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Defeat Of The Midianites
© By James Dearmore, July, 1999
LARGE numbers of the Israelites gathered around Gideon, prepared to fight against the Midianites, who were encamped in a valley, "like grasshoppers for multitude." How Gideon's host was reduced till only three hundred men remained, and the wonderful dream he heard related, when he and his servant went down as spies into the enemy's camp are recorded in the seventh chapter of Judges.
It was not by their own bravery or power that the Israelites were to overcome their enemies. God was to give them the victory: and He chose Gideon and three hundred men to overcome the great and mighty host of the Midianites.
Gideon divided his three hundred men into three companies, and put a trumpet in every man's hand, and gave to each a pitcher with a lamp inside. Then he said, "Look on me, and do likewise: when I blow with a trumpet, I and all that are with me, then blow ye the trumpets also on every side of the camp, and say, ‘The sword of the Lord and of Gideon.' "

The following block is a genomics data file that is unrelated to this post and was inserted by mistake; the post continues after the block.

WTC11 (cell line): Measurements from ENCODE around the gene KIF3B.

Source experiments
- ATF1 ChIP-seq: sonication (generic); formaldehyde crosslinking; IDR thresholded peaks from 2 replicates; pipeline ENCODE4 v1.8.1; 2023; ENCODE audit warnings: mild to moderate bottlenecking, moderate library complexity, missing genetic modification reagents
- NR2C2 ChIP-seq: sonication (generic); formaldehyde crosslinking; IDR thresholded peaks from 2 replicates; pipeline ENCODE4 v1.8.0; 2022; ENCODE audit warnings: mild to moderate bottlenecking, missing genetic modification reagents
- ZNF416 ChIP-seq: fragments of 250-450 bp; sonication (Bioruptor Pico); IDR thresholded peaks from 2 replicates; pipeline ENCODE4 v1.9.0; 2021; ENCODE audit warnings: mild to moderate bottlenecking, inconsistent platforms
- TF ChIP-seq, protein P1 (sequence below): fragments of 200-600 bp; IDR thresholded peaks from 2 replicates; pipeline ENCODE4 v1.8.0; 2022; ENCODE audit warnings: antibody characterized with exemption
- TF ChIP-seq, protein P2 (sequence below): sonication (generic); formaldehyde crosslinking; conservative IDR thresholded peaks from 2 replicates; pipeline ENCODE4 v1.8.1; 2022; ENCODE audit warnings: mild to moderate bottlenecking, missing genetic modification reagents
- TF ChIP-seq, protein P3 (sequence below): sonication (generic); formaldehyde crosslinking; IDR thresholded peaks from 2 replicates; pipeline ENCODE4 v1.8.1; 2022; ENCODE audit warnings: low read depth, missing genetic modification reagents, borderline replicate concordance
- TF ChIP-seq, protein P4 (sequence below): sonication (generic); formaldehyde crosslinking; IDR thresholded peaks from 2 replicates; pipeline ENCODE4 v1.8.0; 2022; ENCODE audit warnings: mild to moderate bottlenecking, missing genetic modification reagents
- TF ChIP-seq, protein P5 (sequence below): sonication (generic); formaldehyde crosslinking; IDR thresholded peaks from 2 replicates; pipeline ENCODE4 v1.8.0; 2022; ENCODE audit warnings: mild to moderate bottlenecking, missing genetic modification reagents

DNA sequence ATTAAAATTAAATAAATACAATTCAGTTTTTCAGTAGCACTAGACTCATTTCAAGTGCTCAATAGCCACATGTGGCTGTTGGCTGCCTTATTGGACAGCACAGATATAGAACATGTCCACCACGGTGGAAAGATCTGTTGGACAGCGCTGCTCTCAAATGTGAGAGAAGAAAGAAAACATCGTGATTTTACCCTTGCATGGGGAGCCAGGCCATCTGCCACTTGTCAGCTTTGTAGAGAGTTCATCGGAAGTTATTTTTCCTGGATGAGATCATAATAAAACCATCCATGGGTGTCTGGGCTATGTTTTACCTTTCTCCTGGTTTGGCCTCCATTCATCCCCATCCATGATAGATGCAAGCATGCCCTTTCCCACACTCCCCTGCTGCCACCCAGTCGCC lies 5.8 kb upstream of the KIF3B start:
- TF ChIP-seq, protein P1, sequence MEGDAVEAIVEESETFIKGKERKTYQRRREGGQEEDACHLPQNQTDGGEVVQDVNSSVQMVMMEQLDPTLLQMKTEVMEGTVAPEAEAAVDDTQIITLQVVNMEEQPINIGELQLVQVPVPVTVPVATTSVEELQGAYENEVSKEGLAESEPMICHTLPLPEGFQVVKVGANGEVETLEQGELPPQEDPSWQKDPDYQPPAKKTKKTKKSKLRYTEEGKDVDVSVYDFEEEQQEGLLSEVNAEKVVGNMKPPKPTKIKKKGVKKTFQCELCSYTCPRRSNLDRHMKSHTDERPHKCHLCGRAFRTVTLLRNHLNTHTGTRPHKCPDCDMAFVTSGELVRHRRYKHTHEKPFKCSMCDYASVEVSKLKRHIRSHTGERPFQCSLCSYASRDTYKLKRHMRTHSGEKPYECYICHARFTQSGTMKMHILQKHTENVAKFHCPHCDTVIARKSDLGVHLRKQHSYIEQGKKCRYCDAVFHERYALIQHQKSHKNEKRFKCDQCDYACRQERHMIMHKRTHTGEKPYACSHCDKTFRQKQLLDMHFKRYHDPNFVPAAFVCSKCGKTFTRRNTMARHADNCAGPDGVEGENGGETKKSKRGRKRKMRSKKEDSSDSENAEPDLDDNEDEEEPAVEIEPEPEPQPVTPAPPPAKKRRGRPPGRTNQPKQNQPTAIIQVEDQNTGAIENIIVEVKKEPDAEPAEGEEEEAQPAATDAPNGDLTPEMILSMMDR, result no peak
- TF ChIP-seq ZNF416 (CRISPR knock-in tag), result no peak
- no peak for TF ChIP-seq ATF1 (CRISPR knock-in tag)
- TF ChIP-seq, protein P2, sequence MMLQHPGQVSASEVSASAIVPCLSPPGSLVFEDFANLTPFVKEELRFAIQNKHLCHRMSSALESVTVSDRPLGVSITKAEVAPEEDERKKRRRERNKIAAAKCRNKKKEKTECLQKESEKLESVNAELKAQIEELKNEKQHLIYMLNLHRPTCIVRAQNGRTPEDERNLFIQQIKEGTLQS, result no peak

Gideon and the hundred men of his company approached the enemy's camp by night, and the other two companies drew nigh also, so that the Midianites were surrounded. Then all blew their trumpets, broke their pitchers, held up their lamps (torches), and cried out as they had been commanded.
The Midianites heard the trumpets' blast and the cry, and saw the lights. They were thrown into confusion, and one fought against another; then they fled, and were pursued by the Israelites, great numbers of whom gathered together and followed after their flying enemies. Thus the Midianites were overcome, and Israel had peace during the lifetime of Gideon.